Making Our Communities Part of the Community


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Is it possible to build wealth while keeping one’s moral compass pointed in the right direction?

At Praxis Capital we certainly hope so, otherwise we wouldn’t be in business. Doing well and doing good need not be mutually exclusive. Recognizing that has become part of how prosperous businesses conduct their operations, leaving their purely mercenary competitors way behind.

Profit For Everyone

It wasn’t that long ago that businesses rejected on principle the idea of maybe increasing expenses a little in order to create harmony and facilitate long-term growth. Offer employees discounted health coverage? Spend money to sponsor a neighborhood softball team? Not pour toxic waste into the water supply? Whatever for?

Fortunately, times and attitudes have changed, and not a moment too soon. In an ever more interconnected world, where friendships and professional relationships are now created across the nation or around the world as a matter of course, victory goes to the company that best understands how its behavior can affect everyone around it.

In Praxis Capital’s case, this goes well beyond the basics of the core business, which is taking multifamily residential buildings, making them better, and thus giving thousands of people a more desirable place to call home. That’s a worthwhile goal in and of itself, but – to recite the fundamental question that all businesses, successful or otherwise, should be asking themselves – can we do better? We can, and we have. And we continue to do so, knowing that setting an example in our properties makes for a richer community, and ultimately a richer world.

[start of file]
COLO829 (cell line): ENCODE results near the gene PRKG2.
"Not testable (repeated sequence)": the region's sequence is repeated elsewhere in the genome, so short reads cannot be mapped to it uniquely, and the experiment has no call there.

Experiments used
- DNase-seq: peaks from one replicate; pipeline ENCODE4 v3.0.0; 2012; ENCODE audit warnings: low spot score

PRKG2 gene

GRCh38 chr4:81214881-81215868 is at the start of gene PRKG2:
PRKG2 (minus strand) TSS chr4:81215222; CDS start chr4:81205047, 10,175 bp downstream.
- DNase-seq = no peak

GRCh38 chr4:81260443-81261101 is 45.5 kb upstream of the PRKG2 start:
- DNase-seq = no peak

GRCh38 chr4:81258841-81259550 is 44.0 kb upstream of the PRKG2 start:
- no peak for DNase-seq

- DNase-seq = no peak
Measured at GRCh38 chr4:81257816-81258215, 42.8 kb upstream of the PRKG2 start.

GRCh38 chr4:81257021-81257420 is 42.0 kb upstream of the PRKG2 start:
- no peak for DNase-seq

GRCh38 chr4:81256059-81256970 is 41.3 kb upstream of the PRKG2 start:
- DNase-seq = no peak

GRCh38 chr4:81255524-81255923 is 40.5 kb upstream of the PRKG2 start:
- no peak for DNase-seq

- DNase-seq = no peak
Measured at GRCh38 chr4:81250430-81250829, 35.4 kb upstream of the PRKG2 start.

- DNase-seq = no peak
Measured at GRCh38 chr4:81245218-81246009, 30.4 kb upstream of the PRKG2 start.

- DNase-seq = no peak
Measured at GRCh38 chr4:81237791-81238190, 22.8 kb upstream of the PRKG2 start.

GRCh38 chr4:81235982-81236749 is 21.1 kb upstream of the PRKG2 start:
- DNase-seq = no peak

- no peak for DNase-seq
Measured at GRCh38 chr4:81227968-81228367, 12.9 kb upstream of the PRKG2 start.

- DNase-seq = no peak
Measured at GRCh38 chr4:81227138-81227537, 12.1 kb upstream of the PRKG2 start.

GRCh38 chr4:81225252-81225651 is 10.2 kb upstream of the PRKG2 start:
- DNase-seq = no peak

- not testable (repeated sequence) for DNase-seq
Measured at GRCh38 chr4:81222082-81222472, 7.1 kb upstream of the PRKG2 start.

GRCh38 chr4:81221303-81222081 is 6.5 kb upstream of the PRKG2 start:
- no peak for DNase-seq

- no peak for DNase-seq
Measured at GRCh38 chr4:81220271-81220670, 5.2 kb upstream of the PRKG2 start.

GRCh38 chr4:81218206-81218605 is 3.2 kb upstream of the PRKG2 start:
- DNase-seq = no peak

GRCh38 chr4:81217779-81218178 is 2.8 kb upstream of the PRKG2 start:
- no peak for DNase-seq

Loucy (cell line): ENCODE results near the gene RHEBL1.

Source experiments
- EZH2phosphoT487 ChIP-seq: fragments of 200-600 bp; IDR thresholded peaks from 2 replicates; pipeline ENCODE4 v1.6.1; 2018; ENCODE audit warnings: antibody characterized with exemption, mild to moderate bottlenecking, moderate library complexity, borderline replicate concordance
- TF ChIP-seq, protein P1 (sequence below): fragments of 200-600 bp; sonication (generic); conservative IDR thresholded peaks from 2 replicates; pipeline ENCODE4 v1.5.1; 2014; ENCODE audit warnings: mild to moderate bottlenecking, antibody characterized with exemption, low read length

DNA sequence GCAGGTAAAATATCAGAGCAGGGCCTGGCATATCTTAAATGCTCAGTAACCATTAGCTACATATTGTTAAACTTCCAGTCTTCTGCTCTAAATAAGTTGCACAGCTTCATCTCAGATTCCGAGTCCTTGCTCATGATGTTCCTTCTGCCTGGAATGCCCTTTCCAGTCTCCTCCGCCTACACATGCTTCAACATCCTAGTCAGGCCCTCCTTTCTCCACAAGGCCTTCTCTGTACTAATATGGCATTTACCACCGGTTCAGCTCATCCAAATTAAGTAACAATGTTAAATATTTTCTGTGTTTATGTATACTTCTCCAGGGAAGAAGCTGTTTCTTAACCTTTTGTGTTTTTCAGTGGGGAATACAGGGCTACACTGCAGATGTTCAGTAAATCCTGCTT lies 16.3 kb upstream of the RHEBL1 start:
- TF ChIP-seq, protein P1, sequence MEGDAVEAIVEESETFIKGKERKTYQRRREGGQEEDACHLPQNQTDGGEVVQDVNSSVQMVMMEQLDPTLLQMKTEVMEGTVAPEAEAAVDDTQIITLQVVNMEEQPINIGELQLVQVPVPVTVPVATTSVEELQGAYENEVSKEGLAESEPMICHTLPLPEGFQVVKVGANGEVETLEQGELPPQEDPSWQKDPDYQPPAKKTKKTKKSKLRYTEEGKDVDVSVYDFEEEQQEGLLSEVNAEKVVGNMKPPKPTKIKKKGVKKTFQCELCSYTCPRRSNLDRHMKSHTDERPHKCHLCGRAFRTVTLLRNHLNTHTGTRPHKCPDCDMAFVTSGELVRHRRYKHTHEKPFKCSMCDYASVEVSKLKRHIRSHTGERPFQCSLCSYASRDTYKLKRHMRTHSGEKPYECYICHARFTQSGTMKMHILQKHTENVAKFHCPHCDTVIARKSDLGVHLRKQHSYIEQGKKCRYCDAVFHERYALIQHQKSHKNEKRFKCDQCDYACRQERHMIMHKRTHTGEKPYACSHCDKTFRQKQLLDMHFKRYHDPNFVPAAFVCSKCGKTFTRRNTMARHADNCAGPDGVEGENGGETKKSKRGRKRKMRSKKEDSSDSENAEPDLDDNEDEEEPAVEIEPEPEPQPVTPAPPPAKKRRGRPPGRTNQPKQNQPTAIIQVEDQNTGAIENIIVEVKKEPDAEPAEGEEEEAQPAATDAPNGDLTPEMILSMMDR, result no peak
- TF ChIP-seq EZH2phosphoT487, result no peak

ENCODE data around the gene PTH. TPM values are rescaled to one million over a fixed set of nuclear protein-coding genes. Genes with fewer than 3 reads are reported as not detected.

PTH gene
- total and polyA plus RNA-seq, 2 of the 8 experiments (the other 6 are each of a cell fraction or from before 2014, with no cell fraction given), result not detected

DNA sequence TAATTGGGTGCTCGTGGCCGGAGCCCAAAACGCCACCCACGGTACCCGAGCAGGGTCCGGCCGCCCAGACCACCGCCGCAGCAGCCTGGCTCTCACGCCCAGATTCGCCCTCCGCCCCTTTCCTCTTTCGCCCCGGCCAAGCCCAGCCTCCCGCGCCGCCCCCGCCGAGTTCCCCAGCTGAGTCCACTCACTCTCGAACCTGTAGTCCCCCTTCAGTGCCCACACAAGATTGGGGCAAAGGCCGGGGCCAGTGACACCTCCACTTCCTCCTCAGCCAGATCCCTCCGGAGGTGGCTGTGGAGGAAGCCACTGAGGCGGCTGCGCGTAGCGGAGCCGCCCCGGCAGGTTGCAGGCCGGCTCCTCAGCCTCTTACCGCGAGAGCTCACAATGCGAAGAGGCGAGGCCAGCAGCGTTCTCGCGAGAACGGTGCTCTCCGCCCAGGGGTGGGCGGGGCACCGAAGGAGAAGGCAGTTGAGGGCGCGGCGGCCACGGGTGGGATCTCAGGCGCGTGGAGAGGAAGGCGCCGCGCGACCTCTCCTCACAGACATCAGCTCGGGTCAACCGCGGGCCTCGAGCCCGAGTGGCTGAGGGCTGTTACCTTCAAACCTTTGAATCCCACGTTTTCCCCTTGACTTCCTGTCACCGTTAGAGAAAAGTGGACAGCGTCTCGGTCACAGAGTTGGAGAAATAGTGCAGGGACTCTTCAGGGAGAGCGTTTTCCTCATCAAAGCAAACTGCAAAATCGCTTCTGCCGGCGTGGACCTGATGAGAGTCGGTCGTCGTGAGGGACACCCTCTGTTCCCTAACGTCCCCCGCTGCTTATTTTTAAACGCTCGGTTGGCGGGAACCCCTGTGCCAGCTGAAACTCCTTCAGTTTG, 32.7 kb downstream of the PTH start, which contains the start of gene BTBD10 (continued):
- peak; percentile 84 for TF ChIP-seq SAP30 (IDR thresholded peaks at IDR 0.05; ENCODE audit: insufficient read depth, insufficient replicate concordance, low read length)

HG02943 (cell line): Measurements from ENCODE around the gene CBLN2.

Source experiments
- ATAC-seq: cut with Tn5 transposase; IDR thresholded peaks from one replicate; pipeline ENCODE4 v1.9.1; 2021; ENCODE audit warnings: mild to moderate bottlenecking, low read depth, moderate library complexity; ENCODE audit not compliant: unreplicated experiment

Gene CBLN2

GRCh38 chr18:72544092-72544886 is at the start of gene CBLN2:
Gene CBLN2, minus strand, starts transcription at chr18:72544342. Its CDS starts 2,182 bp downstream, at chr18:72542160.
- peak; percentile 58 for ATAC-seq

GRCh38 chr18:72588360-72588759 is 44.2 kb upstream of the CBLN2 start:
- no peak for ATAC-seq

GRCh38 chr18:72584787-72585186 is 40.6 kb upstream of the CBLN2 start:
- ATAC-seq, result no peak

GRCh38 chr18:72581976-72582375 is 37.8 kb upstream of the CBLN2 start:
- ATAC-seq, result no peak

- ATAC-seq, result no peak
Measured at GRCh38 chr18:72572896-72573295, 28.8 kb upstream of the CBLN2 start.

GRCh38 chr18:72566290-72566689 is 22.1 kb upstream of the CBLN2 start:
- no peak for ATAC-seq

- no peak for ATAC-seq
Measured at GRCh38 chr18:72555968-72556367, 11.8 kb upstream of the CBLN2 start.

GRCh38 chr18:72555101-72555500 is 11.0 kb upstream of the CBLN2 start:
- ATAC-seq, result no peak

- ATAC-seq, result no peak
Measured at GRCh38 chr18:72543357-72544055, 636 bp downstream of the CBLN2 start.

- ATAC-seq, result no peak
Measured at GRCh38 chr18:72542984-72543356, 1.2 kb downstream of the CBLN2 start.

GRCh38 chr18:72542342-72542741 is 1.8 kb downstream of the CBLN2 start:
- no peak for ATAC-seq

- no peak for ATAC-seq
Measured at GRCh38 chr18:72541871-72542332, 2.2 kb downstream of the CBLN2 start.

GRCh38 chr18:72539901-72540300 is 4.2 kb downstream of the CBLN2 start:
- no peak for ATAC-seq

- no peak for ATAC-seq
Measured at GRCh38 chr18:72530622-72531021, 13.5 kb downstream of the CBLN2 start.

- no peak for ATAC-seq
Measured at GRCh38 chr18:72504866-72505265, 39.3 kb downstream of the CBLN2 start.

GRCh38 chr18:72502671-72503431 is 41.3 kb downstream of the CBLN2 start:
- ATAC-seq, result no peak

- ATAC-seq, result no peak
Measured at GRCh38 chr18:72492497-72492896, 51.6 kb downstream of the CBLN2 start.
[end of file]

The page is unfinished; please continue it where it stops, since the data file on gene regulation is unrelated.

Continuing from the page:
The Cure For Short-Term Thinking

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Ideally, tenants ought to have a vested and long-term interest in the places where they live. Sure, most everyone is going to be a transient at one point or another in their lives, but truly being part of a community means feeling that you belong and that you’re doing your part, however large or small, to maintain that community and help it prosper. And that goes far beyond the confines of the multifamily property itself.

As one of the companies facilitating the communities in which our residents live, it’s incumbent upon us to do our part, beyond the primary tasks of cleaning the gutters and collecting the rent checks. It even includes activities that are outside the standard purview of a real estate private equity investment firm. Such as working with local non-profit groups; and thereby spending time and money on such activities as counseling tenants with below-average credit, which helps them to get back on their financial feet, and thus enables them to feel more secure throughout the terms of their leases and not have to worry about finding another place to live.

Another way to flex our social conscience in the process of performing our core business is by working with non-profits to help tutor residents’ kids. Not only because education is good in and of itself, but because kids who are caught up academically are more likely to stay out of trouble, and grow into functioning and responsible members of their own communities.